Nancyann Meads, the longtime proprietor of Edwige, 333 Commercial Street, acquired this home in 1985 from her parents, Lawrence W. Meads (b ±1933), a ship’s carpenter, and his wife, Nancy P. Meads (b ±1936). The previous owners were Edwin Norwood Snow (±1886-1953), a professional painter, and his wife, Catherine Nancy (MacFarlane) Snow. More history»
Capt. William W. “Billy” King (±1932-1976) of the F/V Patricia Marie and his wife, Patricia Marie King (b ±1934), bought this house in 1961 from Richard E. and Lorraine Adams. They lived here with their six children. The Patricia Marie was lost while scalloping off Pollock Rip on 24 October 1976. Captain King and six crew members, all Provincetown men, went down with her. It was the worst such catastrophe in the modern era, devastating this close-knit community. Almost no corner of town life was untouched by the absence of these men or the presence of their widows and their fatherless children. More history »
West End Condominium
This was the home of Barnabus Atwood out on Long Point, according to the Long Point exhibit at the Pilgrim Monument and Provincetown Museum, and was located near the schoolhouse (later 329 Commercial Street). Edward G. Benz of Orleans converted the property into a three-unit condo in 1995. More information »
See 11 Oppen Lane.
Victor DeCarlo (1916-1973) was, as were so many in Provincetown, a product of the Art Students League of New York. He also studied with the muralist Jean Charlot at the Fine Arts Center in Colorado Springs, at the Corcoran College of Art and Design in Washington and at the Accademia di Belle Arti di Firenze. After serving in the Pacific Theater during World War II, he returned to Europe, married Sibylle Schneider, then came back to his native New Haven. The DeCarlos bought this property from Antonio and Patricia L. Silva in 1965. More pictures and history»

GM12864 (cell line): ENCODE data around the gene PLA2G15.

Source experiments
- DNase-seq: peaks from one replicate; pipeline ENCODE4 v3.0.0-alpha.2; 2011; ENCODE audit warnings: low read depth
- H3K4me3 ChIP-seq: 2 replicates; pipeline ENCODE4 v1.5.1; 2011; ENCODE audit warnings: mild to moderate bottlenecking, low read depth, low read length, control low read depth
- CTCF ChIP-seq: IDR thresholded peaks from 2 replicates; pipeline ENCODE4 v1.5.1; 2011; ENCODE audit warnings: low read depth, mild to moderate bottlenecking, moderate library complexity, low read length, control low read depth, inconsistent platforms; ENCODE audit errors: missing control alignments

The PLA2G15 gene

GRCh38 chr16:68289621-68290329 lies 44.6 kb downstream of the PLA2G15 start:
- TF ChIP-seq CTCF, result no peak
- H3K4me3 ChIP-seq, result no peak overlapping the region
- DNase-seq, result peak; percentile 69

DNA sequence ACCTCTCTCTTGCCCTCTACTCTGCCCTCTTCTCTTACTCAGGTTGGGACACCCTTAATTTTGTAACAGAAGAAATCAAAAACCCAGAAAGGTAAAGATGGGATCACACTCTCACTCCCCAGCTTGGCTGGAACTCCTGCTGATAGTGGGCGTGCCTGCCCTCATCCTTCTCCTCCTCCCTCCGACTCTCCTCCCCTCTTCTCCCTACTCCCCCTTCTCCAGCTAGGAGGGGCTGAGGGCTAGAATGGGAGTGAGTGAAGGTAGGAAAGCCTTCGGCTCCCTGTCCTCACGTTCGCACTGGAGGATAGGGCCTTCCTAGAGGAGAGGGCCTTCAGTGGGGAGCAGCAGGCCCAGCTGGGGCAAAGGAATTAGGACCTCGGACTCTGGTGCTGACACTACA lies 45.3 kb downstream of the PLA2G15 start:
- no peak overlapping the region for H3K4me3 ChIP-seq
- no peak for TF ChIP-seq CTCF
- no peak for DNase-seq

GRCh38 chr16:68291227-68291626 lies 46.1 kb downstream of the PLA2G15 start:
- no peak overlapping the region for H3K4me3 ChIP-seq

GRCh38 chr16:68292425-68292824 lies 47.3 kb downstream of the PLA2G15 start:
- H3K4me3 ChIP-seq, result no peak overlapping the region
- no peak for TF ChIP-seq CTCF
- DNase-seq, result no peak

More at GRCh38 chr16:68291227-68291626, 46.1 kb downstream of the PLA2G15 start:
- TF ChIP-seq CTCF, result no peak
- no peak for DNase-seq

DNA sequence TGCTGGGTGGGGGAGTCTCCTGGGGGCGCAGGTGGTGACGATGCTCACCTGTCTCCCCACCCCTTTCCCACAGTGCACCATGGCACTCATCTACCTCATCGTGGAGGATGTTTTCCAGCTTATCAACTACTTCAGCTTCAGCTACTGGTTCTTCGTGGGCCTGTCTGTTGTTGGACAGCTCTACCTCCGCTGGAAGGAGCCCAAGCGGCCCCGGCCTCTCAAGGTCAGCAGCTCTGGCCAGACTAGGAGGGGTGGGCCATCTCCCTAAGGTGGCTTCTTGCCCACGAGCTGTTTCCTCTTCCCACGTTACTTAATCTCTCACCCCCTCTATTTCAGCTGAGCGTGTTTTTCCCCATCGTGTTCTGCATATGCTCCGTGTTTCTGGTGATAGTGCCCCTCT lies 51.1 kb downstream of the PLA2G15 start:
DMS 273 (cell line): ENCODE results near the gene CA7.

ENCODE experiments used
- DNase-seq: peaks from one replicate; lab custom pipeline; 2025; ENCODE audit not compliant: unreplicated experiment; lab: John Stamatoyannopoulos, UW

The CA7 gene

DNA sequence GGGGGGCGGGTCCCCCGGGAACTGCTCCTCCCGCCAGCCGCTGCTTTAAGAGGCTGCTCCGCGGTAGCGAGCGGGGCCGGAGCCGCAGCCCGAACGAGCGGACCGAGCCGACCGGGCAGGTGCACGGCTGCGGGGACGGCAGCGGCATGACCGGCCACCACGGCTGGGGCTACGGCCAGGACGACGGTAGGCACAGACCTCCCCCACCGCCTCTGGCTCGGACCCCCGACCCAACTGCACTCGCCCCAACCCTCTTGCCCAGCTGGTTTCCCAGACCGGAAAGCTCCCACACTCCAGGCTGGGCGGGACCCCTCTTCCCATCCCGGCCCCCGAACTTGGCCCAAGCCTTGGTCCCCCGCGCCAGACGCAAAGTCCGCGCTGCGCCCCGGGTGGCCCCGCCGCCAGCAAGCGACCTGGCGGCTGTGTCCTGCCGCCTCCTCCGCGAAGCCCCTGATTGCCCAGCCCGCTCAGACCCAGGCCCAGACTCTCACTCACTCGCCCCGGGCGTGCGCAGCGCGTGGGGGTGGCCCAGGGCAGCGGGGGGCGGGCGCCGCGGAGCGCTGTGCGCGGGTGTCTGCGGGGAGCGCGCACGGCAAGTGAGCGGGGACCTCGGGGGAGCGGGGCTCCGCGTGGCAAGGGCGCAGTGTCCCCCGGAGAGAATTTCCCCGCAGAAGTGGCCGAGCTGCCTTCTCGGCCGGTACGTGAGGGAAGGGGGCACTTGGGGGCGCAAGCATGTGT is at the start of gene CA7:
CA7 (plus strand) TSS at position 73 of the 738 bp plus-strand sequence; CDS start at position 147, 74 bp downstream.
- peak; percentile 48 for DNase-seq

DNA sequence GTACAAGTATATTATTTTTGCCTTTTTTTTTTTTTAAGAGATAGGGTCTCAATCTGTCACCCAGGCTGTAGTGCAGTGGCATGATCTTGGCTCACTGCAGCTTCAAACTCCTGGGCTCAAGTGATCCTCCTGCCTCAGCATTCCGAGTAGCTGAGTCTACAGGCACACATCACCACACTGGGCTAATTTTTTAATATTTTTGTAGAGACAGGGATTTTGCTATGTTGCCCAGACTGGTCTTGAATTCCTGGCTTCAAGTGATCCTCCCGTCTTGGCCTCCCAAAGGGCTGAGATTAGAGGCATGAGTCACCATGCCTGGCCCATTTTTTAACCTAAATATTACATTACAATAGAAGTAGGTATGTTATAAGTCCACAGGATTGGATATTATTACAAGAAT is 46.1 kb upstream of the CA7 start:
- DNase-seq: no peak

This sweet cottage is an especially poignant place for my husband and me. It was where we spent our last week before the terrorist attacks of 2001 transformed American life, and so it will always seem like the embodiment of a lost age. At the time we stayed here, 21 Point Street was part of Westwinds on Gull Hill, 28 Commercial Street, run by Roger M. Hanzes (b 1941). We knew even before we departed, on 8 September 2001, a day after I made the sketch above, that we wouldn’t be returning the next season.
Hanzes told us that after 18 years of the grueling bed-and-breakfast routine, he planned to sell the main property and make this cottage his home. We were awfully disappointed, since it seemed to be just about the perfect place to stay. “This is truly our ‘little home, just meant for two,'” I wrote in my journal shortly after our arrival, More pictures and history»